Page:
8. Press your hands firmly into your mat while keeping your shoulders engaged.
  9. On each inhale, move back into cow pose.
  10. On each exhale, move back into cat pose.
  11. Repeat for 5-10 breaths, following the natural rhythm of your own breathing.
  12. After your final exhale, return to a neutral spine.
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Creativity Sparks | Mt. Charleston Phot Walk | The Camera You Have


We’ve all heard the cliche: the best camera is the one you have with you. And there’s usually a reason something becomes cliche — because, at least to some extent, it’s true.

In this case? Totally 100% TRUE.

Here’s the perfect example. That photo above? Taken with an iPhone 5c. I went on a photo walk yesterday. I thought I’d drive myself up to Mt. Charleston and take a hike I hadn’t been on — Mary Jane Falls. I wanted to capture a few nice shots. Maybe do a few yoga poses. Have a nice afternoon strolling about the mountain.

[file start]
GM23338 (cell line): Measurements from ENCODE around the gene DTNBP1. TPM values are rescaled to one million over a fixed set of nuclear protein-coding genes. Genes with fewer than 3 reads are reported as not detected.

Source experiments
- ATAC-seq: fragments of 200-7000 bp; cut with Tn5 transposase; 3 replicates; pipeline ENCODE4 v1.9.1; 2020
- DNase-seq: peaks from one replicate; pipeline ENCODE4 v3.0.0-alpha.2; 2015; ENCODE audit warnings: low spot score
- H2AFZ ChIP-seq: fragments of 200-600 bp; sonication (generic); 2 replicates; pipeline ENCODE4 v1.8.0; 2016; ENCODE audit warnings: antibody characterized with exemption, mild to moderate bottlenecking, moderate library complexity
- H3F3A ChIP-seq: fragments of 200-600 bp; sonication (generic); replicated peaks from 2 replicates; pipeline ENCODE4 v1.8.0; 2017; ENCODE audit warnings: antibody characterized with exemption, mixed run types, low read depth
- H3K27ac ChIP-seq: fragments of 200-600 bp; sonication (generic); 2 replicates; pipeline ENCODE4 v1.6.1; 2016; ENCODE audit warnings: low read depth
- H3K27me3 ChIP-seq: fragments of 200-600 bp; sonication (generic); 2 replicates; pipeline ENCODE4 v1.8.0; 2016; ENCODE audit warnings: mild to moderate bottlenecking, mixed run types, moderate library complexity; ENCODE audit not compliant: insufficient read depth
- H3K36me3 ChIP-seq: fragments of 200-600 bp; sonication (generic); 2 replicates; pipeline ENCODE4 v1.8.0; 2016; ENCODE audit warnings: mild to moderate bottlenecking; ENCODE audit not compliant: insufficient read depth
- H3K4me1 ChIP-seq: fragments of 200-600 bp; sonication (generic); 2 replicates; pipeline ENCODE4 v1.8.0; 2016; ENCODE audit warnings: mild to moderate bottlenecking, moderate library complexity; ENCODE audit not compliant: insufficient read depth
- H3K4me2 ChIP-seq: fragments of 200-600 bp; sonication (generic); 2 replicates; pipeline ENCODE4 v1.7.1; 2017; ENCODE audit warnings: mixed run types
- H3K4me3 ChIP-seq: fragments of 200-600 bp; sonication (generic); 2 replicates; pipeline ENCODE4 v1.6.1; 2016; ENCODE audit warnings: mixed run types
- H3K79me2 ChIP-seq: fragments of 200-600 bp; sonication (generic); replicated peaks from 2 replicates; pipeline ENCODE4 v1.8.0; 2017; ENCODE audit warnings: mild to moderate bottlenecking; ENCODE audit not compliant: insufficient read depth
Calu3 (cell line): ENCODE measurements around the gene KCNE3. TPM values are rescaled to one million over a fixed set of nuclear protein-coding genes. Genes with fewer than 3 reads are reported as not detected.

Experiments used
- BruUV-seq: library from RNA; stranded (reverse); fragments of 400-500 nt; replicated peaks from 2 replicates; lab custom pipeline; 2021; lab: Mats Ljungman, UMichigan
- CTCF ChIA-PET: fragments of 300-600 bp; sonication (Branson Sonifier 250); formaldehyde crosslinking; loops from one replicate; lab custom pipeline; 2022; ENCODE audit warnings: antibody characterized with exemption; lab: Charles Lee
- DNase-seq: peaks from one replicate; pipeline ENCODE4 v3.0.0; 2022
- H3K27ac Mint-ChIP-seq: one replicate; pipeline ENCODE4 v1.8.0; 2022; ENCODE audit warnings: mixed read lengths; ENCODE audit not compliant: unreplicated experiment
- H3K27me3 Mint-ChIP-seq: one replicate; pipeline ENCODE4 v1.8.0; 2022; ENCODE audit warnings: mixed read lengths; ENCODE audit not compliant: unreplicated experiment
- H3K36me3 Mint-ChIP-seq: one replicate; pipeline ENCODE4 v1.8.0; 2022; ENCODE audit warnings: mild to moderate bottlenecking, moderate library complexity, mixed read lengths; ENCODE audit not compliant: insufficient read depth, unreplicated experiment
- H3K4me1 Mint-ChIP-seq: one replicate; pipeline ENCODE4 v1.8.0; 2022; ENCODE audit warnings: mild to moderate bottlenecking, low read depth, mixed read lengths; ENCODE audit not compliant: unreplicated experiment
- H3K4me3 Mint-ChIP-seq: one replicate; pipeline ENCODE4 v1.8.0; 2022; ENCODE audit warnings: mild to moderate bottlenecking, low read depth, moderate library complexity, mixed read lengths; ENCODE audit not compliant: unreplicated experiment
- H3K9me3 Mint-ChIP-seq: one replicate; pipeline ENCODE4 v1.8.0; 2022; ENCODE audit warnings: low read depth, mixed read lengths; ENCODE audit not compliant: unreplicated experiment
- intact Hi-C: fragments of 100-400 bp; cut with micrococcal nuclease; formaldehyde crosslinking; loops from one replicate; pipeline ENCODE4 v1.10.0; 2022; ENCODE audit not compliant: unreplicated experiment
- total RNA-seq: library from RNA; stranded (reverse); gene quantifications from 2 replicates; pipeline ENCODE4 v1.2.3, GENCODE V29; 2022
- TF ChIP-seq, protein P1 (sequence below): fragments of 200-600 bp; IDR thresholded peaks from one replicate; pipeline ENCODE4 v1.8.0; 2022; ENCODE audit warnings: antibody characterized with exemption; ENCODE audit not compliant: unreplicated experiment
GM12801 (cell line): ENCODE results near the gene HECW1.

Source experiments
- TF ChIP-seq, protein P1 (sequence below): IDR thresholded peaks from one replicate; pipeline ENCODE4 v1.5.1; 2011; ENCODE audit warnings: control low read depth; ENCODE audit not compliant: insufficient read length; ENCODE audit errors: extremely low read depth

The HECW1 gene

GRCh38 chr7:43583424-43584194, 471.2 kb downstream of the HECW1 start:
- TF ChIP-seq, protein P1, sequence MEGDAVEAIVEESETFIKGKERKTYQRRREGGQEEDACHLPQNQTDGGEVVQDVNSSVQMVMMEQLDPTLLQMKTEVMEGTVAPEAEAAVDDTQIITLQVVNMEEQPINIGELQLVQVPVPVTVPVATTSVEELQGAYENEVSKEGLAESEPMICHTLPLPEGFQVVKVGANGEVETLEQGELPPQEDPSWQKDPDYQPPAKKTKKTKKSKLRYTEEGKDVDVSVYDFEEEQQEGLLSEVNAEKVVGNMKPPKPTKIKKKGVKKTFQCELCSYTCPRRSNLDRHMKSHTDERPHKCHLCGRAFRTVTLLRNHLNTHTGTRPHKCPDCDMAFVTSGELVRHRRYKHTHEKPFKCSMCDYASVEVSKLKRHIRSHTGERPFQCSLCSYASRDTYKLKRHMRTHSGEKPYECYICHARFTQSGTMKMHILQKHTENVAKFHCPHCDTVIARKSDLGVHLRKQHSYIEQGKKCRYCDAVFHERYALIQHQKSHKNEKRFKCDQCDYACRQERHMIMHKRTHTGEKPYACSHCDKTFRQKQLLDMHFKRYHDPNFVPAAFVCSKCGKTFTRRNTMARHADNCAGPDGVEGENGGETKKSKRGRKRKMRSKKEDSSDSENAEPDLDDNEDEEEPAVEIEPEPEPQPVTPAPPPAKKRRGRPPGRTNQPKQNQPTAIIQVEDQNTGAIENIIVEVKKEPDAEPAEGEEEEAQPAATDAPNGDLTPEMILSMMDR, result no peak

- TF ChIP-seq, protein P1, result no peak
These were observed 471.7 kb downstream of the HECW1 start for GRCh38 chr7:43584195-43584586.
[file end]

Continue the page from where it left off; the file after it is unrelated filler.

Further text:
I got about  a quarter mile into my hike and saw a tree stump that I thought would be great to sit on for a creative self-portrait. I walked over and scoped out the scene. I found the perfect angle to set up my tripod. I checked for the best light and best background. I started setting up my camera equipment — put the camera on the tripod, adjusted the angle and height of the tripod, checked the ISO of my camera. And then. Yeah…then. Then I noticed an error code reading on my camera screen. Well, crap. I left my memory cards at home!!

At that precise moment, I looked up and saw how perfectly the light was hitting my tree stump. I slumped over a bit. I was thoroughly disappointed. What a great picture that would have been!

After a momentary moping session I decided I wasn’t going to skip my photo. I had a back up camera. Sort of. I had my iPhone!

I literally repeated that mantra in my head: the best camera is the one you have with you.

So the iPhone is my best camera. So what? Take your picture. Capture your moment. Don’t let the memory pass simply because you don’t have the fanciest camera to work with.